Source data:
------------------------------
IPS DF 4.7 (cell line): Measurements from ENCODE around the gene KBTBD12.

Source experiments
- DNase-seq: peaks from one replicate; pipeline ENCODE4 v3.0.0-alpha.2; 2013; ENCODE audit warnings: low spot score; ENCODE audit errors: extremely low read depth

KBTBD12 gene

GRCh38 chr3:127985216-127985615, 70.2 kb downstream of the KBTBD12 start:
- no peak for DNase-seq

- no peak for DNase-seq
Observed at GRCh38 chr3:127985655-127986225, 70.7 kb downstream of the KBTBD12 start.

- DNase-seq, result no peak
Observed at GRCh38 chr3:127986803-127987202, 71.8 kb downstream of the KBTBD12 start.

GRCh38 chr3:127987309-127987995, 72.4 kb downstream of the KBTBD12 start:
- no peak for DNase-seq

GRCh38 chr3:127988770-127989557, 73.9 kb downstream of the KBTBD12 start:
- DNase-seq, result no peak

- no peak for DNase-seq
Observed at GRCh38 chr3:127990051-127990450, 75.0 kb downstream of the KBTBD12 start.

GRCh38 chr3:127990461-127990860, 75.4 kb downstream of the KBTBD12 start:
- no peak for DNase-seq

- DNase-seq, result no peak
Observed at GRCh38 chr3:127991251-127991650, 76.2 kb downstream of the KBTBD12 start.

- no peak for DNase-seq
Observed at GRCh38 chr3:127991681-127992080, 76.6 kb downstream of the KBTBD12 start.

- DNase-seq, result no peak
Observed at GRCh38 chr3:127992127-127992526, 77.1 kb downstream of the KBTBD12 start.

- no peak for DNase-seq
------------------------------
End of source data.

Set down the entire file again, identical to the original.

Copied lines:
IPS DF 4.7 (cell line): Measurements from ENCODE around the gene KBTBD12.

Source experiments
- DNase-seq: peaks from one replicate; pipeline ENCODE4 v3.0.0-alpha.2; 2013; ENCODE audit warnings: low spot score; ENCODE audit errors: extremely low read depth

KBTBD12 gene

GRCh38 chr3:127985216-127985615, 70.2 kb downstream of the KBTBD12 start:
- no peak for DNase-seq

- no peak for DNase-seq
Observed at GRCh38 chr3:127985655-127986225, 70.7 kb downstream of the KBTBD12 start.

- DNase-seq, result no peak
Observed at GRCh38 chr3:127986803-127987202, 71.8 kb downstream of the KBTBD12 start.

GRCh38 chr3:127987309-127987995, 72.4 kb downstream of the KBTBD12 start:
- no peak for DNase-seq

GRCh38 chr3:127988770-127989557, 73.9 kb downstream of the KBTBD12 start:
- DNase-seq, result no peak

- no peak for DNase-seq
Observed at GRCh38 chr3:127990051-127990450, 75.0 kb downstream of the KBTBD12 start.

GRCh38 chr3:127990461-127990860, 75.4 kb downstream of the KBTBD12 start:
- no peak for DNase-seq

- DNase-seq, result no peak
Observed at GRCh38 chr3:127991251-127991650, 76.2 kb downstream of the KBTBD12 start.

- no peak for DNase-seq
Observed at GRCh38 chr3:127991681-127992080, 76.6 kb downstream of the KBTBD12 start.

- DNase-seq, result no peak
Observed at GRCh38 chr3:127992127-127992526, 77.1 kb downstream of the KBTBD12 start.

- no peak for DNase-seq